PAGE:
Eventually the issue was taken up by the recently established United Nations, which appointed a Special Committee on Palestine (UNSCOP). Gruber accompanied UNSCOP as a correspondent for the New York Herald.

Exodus 1947[edit]

Gruber witnessed the Exodus 1947 ship entering the Haifa harbor after it was attacked by the Royal Navy while making an attempt to deliver 4,500 Jewish refugees. To meet the refugees, Gruber flew to Cyprus, where she witnessed and photographed refugees detained by the British. The British then sent the refugees to Port-de-Bouc in France and Gruber went there.

The refugees refused to disembark, however, and, after 18 days standoff, the British decided to ship the Jews back to Germany. Out of many journalists from around the world reporting on the affair, Gruber alone was allowed by the British to accompany the DPs back to Germany. Aboard the prison ship Runnymede Park, Gruber photographed the refugees, confined in a wire cage with barbed wire on top, defiantly raising a Union Jack flag on which they had painted a swastika.

After 1950[edit]

In 1951, Gruber married Philip H. Michaels, a community leader in the South Bronx. She gave birth to two children, one of whom is Assistant Secretary of Labor for Occupational Safety and Health David Michaels, and continued her journalistic travels. She wrote a popular column for Hadassah Magazine, "Diary of an American Housewife."[8]

Some years after Philip Michaels' death in 1968, Gruber married longtime New York City Social Services administrator Henry J. Rosner in 1974.

In 1978 she spent a year in Israel writing Raquela: A Woman of Israel, about an Israeli nurse, Raquela Prywes, who worked in a British detention camp and in a hospital in Beersheba. This book won the National Jewish Book Award in 1979 for Best Book on Israel.[8]

In 1985 at the age of 74, she visited isolated Jewish villages in Ethiopia and described the rescue of the Ethiopian Jews in Rescue: The Exodus of the Ethiopian Jews. Gruber has received many awards for her writing and humanitarian acts, including the Na'amat Golda Meir Human Rights Award and awards from the Simon Wiesenthal Center's Museum of Tolerance.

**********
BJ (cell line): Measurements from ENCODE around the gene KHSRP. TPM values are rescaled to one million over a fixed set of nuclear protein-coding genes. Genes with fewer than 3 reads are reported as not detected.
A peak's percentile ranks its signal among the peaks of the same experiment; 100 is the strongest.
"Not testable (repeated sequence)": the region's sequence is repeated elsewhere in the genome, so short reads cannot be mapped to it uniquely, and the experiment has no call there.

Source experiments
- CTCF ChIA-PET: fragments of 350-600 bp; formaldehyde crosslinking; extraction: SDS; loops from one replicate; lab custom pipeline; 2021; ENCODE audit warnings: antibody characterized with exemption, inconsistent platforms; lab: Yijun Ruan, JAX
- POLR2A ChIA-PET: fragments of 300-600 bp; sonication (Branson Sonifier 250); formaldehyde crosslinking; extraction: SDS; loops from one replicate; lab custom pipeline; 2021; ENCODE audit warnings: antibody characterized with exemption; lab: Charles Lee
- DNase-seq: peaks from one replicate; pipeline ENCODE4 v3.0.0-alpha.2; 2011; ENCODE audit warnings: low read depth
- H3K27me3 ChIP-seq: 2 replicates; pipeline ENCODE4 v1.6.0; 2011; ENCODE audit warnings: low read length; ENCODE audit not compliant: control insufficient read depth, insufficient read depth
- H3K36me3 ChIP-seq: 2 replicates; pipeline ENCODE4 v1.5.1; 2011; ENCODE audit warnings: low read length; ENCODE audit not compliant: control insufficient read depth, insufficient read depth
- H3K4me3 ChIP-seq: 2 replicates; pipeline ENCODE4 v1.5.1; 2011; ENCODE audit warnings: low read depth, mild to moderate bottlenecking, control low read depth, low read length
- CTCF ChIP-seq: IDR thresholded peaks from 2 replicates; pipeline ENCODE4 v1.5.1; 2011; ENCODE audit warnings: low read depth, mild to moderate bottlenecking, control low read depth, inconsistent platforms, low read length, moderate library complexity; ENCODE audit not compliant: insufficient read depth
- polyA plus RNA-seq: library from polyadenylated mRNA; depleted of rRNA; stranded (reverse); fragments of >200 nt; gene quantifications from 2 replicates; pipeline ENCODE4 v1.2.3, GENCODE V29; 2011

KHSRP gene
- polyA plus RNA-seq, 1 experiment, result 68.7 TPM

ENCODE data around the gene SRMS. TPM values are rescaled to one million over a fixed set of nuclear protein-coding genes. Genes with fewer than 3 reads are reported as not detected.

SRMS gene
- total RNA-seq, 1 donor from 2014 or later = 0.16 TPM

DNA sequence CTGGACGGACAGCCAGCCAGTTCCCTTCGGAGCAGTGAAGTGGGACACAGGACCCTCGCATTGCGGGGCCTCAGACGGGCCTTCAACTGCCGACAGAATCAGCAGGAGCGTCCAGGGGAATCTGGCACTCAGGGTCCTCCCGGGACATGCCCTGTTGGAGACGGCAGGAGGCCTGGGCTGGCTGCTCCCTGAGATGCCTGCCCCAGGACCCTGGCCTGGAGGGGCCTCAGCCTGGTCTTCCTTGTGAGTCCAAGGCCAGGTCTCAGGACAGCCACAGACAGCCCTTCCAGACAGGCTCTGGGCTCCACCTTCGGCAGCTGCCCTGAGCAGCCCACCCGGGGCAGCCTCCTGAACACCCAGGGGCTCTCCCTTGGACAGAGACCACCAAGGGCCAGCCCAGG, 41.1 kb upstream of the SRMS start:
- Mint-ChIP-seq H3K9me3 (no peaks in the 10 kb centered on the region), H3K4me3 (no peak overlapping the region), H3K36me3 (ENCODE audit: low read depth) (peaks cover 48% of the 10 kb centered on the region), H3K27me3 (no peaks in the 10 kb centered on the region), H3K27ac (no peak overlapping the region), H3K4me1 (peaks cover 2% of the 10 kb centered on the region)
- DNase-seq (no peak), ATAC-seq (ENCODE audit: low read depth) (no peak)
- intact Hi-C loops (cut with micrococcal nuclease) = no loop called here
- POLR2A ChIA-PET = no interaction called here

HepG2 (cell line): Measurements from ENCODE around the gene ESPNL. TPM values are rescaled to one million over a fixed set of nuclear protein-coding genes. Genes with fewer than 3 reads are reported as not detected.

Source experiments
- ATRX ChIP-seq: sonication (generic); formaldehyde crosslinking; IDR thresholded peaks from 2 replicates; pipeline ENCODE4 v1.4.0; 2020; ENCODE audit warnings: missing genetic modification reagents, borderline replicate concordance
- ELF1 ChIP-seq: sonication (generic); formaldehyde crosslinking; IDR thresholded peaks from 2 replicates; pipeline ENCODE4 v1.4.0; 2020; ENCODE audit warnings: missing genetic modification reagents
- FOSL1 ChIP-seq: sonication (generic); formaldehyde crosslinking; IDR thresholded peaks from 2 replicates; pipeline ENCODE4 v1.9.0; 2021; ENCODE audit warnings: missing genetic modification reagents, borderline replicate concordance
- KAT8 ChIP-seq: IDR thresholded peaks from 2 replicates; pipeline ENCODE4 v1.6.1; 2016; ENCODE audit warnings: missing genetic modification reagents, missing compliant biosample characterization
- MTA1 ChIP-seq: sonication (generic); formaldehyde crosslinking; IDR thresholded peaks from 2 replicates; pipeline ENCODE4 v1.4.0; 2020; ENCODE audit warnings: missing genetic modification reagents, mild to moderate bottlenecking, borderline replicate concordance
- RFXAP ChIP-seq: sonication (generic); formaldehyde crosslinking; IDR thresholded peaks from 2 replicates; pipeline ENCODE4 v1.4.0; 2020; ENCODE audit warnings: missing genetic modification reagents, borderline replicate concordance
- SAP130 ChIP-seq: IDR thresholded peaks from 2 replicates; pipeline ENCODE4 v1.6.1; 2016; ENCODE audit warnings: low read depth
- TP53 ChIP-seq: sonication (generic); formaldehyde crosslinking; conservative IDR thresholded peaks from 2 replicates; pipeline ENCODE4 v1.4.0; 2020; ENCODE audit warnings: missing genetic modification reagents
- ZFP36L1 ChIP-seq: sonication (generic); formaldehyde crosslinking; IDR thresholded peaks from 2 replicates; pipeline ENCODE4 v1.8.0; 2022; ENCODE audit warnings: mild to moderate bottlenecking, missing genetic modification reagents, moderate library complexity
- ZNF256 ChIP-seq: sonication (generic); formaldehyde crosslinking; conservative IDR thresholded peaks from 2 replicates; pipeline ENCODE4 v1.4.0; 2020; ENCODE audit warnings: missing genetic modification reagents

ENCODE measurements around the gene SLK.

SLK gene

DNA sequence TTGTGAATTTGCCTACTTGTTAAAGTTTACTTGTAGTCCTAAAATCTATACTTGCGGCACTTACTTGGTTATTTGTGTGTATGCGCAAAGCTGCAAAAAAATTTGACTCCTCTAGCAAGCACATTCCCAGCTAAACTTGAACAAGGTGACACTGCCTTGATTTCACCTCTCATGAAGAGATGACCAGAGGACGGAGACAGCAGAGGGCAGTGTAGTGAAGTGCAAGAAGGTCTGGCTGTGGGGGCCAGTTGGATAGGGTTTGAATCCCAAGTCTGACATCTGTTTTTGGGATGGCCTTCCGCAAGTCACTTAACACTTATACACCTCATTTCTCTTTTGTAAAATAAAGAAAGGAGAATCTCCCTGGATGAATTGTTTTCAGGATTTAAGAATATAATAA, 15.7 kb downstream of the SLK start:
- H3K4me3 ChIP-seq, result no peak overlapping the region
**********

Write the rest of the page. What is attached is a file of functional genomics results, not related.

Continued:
In 1991, Gruber published volume one of her autobiography Ahead of Time: My Early Years as a Foreign Correspondent.

On October 21, 2008, Gruber was honored for her work defending free expression by the National Coalition Against Censorship.

2010 documentary Ahead of Time[edit]

On September 10, 2010, a documentary film entitled Ahead of Time premiered at the Angelika Film Center in New York City. The film covers Gruber's life from 1911 to 1947. She turned 100 in September 2011.[9]

Publications[edit]

Books[edit]

  • Witness: One of the Great Correspondents of the Twentieth Century Tells Her Story Schocken (2007) ISBN 0-8052-4243-0
  • Virginia Woolf: The Will To Create As A Woman, 2005
  • Inside of Time: My Journey from Alaska to Israel, 2002, 2004
  • Exodus 1947: The Ship That Launched the Nation, 1999 (ISBN 0-8129-3154-8), 2007
  • Ahead of Time: My Early Years As a Foreign Correspondent, 1991, 2001
  • Rescue: The Exodus of the Ethiopian Jews, 1987
  • Haven: The Dramatic Story of 1000 World War II Refugees and How They Came to America, 1983, 2000
  • Raquela: A Woman of Israel, 1978, 1985, 1993, 2000
  • They Came to Stay (coauthor: Marjorie Margolies-Mezvinsky), 1976
  • Die Bauern-Passion Von Waal (coauthors: Ursula Zeidler, Gerhard Eberts), 1976
  • Felisa Rincon De Gautier: The Mayor of San Juan, 1972
  • Puerto Rico: island of promise
  • Israel on the seventh day, 1968
  • Israel today: Land of many nations, 1958
  • Israel without tears, 1950
  • Destination Palestine: The story of the Haganah ship Exodus 1947, 1948
  • I Went To The Soviet Union, 1944
  • I Went to the Soviet Arctic, 1939, 1991

References[edit]

External links[edit]